Is it Dangerous to Nod Off on Drugs?

Yes, nodding off on drugs is dangerous and can be a sign of a severe issue such as an overdose or a substance use disorder. When someone nods off on drugs, it indicates a compromised state of consciousness and heightened risk of respiratory depression, which can be life-threatening.

Seeking treatment and support is crucial for individuals experiencing such symptoms. In a rehab setting, professionals can assess the severity of the drug use, provide medical intervention if necessary, and design a tailored treatment plan to address the underlying issues. Treatment in rehab typically includes detoxification, therapy, counseling, and support to help individuals overcome substance abuse and achieve lasting recovery. It’s essential to prioritize seeking professional help promptly to address the potential dangers associated with nodding off on drugs.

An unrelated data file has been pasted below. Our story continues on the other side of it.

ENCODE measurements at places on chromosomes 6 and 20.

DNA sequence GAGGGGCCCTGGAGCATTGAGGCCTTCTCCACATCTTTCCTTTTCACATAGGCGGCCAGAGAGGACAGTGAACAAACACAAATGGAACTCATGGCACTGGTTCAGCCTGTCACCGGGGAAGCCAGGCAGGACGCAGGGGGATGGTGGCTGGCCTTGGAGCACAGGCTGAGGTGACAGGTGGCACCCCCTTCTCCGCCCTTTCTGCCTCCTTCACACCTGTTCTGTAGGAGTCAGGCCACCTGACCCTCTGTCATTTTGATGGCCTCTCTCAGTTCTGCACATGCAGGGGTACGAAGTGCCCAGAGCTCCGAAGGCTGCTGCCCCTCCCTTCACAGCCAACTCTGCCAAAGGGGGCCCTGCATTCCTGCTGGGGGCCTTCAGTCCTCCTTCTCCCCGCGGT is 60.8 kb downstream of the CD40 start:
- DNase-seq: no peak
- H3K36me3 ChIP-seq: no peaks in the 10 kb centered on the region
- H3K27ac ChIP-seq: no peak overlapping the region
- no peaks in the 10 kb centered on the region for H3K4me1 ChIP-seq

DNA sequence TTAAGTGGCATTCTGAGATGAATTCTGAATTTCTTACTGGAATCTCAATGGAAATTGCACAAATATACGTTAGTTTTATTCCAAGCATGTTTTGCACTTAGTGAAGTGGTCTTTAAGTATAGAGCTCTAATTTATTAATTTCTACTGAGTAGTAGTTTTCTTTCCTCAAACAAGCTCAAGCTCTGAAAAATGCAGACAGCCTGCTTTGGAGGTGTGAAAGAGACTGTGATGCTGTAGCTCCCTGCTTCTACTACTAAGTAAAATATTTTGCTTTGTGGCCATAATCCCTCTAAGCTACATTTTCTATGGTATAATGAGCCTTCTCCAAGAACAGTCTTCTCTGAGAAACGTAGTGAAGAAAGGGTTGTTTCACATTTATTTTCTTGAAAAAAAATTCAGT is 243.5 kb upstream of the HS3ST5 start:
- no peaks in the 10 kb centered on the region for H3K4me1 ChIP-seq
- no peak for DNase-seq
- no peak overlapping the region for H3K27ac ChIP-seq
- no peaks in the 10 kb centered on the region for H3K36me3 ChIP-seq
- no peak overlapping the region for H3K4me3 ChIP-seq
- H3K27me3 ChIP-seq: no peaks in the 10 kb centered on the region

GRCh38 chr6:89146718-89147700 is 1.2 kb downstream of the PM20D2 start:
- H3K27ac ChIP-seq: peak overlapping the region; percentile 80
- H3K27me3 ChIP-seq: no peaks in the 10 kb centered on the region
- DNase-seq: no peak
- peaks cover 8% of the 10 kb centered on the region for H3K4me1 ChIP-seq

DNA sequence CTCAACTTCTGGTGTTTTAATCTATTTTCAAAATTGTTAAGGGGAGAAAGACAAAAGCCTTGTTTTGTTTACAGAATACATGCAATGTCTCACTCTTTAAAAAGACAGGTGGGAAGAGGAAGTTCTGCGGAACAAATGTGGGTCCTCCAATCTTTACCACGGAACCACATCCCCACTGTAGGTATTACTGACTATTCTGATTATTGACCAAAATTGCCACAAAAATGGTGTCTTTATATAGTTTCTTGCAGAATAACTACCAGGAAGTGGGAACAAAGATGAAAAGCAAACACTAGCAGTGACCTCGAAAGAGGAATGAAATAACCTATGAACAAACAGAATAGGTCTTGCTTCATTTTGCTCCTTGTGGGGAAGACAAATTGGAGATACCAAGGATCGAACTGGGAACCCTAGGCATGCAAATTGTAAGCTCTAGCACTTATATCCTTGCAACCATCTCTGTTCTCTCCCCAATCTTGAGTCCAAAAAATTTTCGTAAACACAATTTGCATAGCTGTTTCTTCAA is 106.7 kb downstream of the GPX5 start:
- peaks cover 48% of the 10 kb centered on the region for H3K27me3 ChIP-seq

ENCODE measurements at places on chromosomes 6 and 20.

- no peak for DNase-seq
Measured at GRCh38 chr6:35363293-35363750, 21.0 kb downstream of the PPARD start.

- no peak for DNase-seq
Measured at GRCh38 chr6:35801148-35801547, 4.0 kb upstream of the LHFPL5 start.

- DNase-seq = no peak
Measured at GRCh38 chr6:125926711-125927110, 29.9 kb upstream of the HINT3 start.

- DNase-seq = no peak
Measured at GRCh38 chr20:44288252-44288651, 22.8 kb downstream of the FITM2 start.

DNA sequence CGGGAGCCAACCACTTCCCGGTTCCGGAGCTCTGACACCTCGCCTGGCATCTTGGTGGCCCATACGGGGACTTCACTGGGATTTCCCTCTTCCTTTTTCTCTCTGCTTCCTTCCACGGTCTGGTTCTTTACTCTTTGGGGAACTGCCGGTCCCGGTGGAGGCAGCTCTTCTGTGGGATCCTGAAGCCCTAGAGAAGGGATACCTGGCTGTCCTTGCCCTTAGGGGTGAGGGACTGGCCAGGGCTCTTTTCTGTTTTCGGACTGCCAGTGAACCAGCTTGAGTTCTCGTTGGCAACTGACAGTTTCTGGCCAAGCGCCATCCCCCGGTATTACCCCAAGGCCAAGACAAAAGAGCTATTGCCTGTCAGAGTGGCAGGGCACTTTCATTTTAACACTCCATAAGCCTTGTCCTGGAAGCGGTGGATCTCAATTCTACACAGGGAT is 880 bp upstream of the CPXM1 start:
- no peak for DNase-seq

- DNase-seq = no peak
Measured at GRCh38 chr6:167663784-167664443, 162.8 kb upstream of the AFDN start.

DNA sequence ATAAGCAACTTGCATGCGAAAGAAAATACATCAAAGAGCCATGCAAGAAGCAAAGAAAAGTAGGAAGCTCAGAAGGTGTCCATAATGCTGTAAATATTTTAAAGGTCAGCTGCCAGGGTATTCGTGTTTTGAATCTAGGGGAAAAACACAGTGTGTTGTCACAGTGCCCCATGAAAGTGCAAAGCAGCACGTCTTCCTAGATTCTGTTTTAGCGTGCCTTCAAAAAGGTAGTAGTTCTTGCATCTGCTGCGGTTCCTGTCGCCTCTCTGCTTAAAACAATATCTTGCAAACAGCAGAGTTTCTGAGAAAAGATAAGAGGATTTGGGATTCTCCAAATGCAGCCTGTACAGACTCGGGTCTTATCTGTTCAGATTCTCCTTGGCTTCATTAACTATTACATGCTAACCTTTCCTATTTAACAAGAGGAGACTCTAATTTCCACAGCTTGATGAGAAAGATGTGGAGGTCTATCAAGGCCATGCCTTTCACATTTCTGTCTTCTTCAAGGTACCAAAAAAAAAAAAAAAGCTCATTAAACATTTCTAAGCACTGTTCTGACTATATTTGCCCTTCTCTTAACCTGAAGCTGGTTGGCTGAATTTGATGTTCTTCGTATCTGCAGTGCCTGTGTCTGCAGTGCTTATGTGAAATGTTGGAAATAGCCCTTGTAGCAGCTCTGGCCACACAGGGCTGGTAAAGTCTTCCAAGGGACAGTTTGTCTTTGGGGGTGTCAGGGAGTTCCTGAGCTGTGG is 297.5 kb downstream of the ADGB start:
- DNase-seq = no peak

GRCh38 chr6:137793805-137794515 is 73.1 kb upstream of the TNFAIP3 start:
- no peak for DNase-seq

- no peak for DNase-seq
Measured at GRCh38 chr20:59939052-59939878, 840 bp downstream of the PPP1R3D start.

How to Get Help With Addiction Today

If you or someone you love is struggling with a heroin addiction, seeking help is the best thing to do. As we’ve all become well aware, beating opioid addiction is tough. At Principles Recovery Center, we have over 30 years of experience successfully getting folks through it though.

Reach out to us today to learn more about the dangers of nodding off, and how our substance abuse programs can help.

References:

“National Institute on Drug Abuse: Heroin” https://www.drugabuse.gov/drug-topics/heroin

What Does ‘Nodding Off Due to Drugs’ Mean?

Home > Uncategorized > What Does ‘Nodding Off Due to Drugs’ Mean?